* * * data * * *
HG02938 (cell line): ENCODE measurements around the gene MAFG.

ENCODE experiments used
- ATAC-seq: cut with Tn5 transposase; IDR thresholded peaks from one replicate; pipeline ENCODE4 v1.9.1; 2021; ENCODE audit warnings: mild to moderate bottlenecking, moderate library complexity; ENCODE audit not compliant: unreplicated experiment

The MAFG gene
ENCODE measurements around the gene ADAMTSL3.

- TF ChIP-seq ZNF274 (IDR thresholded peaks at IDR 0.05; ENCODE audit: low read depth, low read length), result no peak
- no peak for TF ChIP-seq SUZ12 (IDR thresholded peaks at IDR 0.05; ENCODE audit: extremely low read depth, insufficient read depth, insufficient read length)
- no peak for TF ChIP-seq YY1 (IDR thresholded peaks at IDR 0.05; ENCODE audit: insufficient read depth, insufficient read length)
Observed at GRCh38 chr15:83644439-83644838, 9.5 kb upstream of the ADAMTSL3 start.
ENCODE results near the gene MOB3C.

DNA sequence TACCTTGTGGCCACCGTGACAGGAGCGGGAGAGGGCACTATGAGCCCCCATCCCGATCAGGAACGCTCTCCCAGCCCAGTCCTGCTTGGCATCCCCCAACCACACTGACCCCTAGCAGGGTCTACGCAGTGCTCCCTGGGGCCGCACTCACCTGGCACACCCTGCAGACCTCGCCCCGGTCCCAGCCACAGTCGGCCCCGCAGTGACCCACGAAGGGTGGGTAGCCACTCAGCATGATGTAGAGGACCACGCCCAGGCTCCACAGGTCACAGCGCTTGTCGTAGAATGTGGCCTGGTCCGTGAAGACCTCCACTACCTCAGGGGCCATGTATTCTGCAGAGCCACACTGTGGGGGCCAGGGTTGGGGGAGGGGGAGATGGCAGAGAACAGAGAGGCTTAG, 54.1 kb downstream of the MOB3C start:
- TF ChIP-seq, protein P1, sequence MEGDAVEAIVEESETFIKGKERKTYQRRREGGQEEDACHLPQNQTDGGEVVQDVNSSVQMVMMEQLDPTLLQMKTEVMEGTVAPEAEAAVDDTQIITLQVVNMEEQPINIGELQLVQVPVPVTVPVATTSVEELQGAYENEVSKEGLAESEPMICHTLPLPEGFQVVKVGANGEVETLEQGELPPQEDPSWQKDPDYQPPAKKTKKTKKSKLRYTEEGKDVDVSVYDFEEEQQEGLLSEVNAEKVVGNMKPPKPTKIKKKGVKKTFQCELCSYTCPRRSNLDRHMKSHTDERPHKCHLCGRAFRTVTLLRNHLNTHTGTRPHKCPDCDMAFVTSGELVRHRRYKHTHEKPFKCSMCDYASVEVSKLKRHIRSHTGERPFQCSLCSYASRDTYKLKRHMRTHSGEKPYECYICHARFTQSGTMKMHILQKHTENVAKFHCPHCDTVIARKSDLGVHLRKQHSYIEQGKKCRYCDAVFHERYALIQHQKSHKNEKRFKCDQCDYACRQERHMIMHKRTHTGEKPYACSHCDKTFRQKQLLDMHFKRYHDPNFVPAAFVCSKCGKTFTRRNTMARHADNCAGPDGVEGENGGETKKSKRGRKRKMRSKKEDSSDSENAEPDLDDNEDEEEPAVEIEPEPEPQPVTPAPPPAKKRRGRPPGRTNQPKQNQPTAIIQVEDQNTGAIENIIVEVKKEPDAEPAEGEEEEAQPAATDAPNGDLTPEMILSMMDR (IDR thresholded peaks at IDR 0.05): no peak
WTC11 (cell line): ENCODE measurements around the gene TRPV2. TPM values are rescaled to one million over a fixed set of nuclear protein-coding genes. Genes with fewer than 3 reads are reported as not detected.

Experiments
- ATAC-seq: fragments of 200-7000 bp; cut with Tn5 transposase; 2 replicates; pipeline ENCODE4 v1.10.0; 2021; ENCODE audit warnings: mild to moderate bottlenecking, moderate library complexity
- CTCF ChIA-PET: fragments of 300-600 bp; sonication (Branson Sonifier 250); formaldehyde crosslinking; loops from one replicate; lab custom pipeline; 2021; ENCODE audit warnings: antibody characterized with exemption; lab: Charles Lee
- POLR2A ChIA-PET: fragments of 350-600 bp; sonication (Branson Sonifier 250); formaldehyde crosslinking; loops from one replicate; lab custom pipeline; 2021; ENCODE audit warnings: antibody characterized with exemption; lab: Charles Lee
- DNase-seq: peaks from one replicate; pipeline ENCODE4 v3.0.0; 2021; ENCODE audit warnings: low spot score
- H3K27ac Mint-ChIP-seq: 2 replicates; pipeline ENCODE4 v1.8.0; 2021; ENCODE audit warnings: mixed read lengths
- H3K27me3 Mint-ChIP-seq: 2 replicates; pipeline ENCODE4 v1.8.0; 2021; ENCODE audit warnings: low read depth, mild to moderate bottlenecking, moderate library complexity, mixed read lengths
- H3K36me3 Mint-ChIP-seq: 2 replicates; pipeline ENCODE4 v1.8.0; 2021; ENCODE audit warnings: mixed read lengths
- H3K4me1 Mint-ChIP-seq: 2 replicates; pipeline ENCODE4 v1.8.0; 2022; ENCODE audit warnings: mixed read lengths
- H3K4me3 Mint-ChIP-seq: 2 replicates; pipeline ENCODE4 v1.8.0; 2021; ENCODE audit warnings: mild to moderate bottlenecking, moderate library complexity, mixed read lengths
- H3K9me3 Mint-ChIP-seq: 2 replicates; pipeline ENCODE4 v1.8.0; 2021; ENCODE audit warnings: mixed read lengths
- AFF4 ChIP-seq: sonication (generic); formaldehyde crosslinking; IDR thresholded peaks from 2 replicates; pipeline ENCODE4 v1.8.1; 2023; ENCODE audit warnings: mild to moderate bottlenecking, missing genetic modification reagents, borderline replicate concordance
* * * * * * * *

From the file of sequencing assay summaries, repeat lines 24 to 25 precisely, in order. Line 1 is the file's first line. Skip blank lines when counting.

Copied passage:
- H3K9me3 Mint-ChIP-seq: 2 replicates; pipeline ENCODE4 v1.8.0; 2021; ENCODE audit warnings: mixed read lengths
- AFF4 ChIP-seq: sonication (generic); formaldehyde crosslinking; IDR thresholded peaks from 2 replicates; pipeline ENCODE4 v1.8.1; 2023; ENCODE audit warnings: mild to moderate bottlenecking, missing genetic modification reagents, borderline replicate concordance